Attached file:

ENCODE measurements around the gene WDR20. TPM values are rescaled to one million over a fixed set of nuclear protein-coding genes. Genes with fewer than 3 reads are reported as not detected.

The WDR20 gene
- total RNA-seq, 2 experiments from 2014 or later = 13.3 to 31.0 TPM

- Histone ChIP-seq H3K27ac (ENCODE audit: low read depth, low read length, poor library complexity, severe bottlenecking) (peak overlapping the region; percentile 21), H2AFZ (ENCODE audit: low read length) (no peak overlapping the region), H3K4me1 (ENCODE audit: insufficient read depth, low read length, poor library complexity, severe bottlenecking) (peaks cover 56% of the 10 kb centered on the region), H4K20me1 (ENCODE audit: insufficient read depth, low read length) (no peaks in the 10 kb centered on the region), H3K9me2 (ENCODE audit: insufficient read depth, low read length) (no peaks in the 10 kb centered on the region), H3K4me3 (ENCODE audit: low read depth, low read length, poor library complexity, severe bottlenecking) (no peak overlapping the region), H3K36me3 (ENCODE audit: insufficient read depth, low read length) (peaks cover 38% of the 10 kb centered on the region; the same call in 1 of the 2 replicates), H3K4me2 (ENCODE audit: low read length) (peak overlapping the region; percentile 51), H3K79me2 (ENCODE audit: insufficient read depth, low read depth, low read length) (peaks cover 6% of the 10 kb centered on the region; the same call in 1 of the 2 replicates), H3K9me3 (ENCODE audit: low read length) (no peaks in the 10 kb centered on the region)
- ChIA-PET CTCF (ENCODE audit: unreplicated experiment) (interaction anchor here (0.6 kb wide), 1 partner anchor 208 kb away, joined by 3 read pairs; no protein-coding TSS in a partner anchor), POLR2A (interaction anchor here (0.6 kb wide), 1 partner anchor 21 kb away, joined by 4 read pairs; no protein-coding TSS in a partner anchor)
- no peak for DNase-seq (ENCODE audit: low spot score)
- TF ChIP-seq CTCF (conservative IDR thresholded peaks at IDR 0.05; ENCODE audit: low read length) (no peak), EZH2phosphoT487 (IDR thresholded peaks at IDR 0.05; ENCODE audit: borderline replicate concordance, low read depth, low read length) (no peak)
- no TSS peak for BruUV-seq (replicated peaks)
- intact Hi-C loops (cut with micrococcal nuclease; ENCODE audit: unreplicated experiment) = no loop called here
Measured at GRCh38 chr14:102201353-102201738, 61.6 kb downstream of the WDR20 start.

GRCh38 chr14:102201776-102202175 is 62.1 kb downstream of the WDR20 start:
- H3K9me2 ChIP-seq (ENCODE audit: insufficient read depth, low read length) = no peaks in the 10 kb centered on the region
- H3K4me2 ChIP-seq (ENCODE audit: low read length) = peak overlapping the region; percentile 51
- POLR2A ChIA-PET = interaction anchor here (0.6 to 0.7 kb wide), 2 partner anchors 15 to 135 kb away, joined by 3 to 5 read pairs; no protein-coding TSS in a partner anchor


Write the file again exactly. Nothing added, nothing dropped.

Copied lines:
ENCODE measurements around the gene WDR20. TPM values are rescaled to one million over a fixed set of nuclear protein-coding genes. Genes with fewer than 3 reads are reported as not detected.

The WDR20 gene
- total RNA-seq, 2 experiments from 2014 or later = 13.3 to 31.0 TPM

- Histone ChIP-seq H3K27ac (ENCODE audit: low read depth, low read length, poor library complexity, severe bottlenecking) (peak overlapping the region; percentile 21), H2AFZ (ENCODE audit: low read length) (no peak overlapping the region), H3K4me1 (ENCODE audit: insufficient read depth, low read length, poor library complexity, severe bottlenecking) (peaks cover 56% of the 10 kb centered on the region), H4K20me1 (ENCODE audit: insufficient read depth, low read length) (no peaks in the 10 kb centered on the region), H3K9me2 (ENCODE audit: insufficient read depth, low read length) (no peaks in the 10 kb centered on the region), H3K4me3 (ENCODE audit: low read depth, low read length, poor library complexity, severe bottlenecking) (no peak overlapping the region), H3K36me3 (ENCODE audit: insufficient read depth, low read length) (peaks cover 38% of the 10 kb centered on the region; the same call in 1 of the 2 replicates), H3K4me2 (ENCODE audit: low read length) (peak overlapping the region; percentile 51), H3K79me2 (ENCODE audit: insufficient read depth, low read depth, low read length) (peaks cover 6% of the 10 kb centered on the region; the same call in 1 of the 2 replicates), H3K9me3 (ENCODE audit: low read length) (no peaks in the 10 kb centered on the region)
- ChIA-PET CTCF (ENCODE audit: unreplicated experiment) (interaction anchor here (0.6 kb wide), 1 partner anchor 208 kb away, joined by 3 read pairs; no protein-coding TSS in a partner anchor), POLR2A (interaction anchor here (0.6 kb wide), 1 partner anchor 21 kb away, joined by 4 read pairs; no protein-coding TSS in a partner anchor)
- no peak for DNase-seq (ENCODE audit: low spot score)
- TF ChIP-seq CTCF (conservative IDR thresholded peaks at IDR 0.05; ENCODE audit: low read length) (no peak), EZH2phosphoT487 (IDR thresholded peaks at IDR 0.05; ENCODE audit: borderline replicate concordance, low read depth, low read length) (no peak)
- no TSS peak for BruUV-seq (replicated peaks)
- intact Hi-C loops (cut with micrococcal nuclease; ENCODE audit: unreplicated experiment) = no loop called here
Measured at GRCh38 chr14:102201353-102201738, 61.6 kb downstream of the WDR20 start.

GRCh38 chr14:102201776-102202175 is 62.1 kb downstream of the WDR20 start:
- H3K9me2 ChIP-seq (ENCODE audit: insufficient read depth, low read length) = no peaks in the 10 kb centered on the region
- H3K4me2 ChIP-seq (ENCODE audit: low read length) = peak overlapping the region; percentile 51
- POLR2A ChIA-PET = interaction anchor here (0.6 to 0.7 kb wide), 2 partner anchors 15 to 135 kb away, joined by 3 to 5 read pairs; no protein-coding TSS in a partner anchor